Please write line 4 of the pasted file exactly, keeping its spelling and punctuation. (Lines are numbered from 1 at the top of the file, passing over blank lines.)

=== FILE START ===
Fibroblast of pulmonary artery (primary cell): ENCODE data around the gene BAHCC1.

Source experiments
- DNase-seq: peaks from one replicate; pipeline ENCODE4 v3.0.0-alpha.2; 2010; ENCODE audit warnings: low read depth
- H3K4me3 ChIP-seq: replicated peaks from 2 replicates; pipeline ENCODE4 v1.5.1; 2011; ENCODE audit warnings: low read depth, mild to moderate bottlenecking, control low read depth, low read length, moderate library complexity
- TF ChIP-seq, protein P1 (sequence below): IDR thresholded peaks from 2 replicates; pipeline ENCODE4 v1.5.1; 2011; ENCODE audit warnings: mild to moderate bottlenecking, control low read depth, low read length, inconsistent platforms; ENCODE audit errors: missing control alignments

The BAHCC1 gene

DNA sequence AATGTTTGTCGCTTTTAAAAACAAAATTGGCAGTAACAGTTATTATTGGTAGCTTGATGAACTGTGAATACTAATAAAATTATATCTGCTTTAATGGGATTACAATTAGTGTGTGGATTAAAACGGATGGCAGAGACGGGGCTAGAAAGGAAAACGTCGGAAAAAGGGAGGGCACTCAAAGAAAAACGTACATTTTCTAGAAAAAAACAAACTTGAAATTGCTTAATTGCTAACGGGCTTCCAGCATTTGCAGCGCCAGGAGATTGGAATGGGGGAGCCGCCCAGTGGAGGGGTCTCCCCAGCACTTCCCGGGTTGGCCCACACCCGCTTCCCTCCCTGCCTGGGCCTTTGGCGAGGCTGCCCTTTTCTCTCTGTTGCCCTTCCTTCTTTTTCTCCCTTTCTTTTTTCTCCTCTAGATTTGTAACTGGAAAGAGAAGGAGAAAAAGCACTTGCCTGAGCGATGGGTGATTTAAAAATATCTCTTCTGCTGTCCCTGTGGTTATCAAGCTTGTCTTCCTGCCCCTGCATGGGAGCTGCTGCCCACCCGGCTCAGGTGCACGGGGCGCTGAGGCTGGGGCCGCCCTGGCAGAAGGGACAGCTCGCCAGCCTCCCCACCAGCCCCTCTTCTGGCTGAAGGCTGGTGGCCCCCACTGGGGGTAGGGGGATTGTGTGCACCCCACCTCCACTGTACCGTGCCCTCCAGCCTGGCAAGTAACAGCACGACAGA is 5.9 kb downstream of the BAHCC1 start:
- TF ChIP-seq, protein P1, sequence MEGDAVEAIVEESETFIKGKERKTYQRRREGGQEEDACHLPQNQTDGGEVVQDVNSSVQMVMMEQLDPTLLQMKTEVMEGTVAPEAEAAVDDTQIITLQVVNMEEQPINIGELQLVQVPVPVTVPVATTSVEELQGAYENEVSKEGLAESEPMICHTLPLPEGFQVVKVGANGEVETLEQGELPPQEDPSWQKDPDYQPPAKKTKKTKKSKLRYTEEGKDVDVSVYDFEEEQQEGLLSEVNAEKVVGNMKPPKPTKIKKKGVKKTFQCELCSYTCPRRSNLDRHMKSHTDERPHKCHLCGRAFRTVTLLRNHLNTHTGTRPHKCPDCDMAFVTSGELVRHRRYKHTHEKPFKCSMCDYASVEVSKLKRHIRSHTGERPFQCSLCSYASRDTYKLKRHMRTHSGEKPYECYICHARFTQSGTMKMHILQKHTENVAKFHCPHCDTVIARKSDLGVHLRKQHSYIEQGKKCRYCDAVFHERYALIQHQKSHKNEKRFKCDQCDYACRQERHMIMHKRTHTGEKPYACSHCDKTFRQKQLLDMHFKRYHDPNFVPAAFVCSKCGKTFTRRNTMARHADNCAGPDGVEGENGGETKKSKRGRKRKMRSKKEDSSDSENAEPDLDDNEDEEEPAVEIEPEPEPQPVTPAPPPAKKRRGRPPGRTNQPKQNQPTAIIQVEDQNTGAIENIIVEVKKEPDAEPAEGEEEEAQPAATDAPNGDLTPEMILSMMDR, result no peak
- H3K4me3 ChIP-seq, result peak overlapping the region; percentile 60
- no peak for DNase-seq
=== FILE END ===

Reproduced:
- H3K4me3 ChIP-seq: replicated peaks from 2 replicates; pipeline ENCODE4 v1.5.1; 2011; ENCODE audit warnings: low read depth, mild to moderate bottlenecking, control low read depth, low read length, moderate library complexity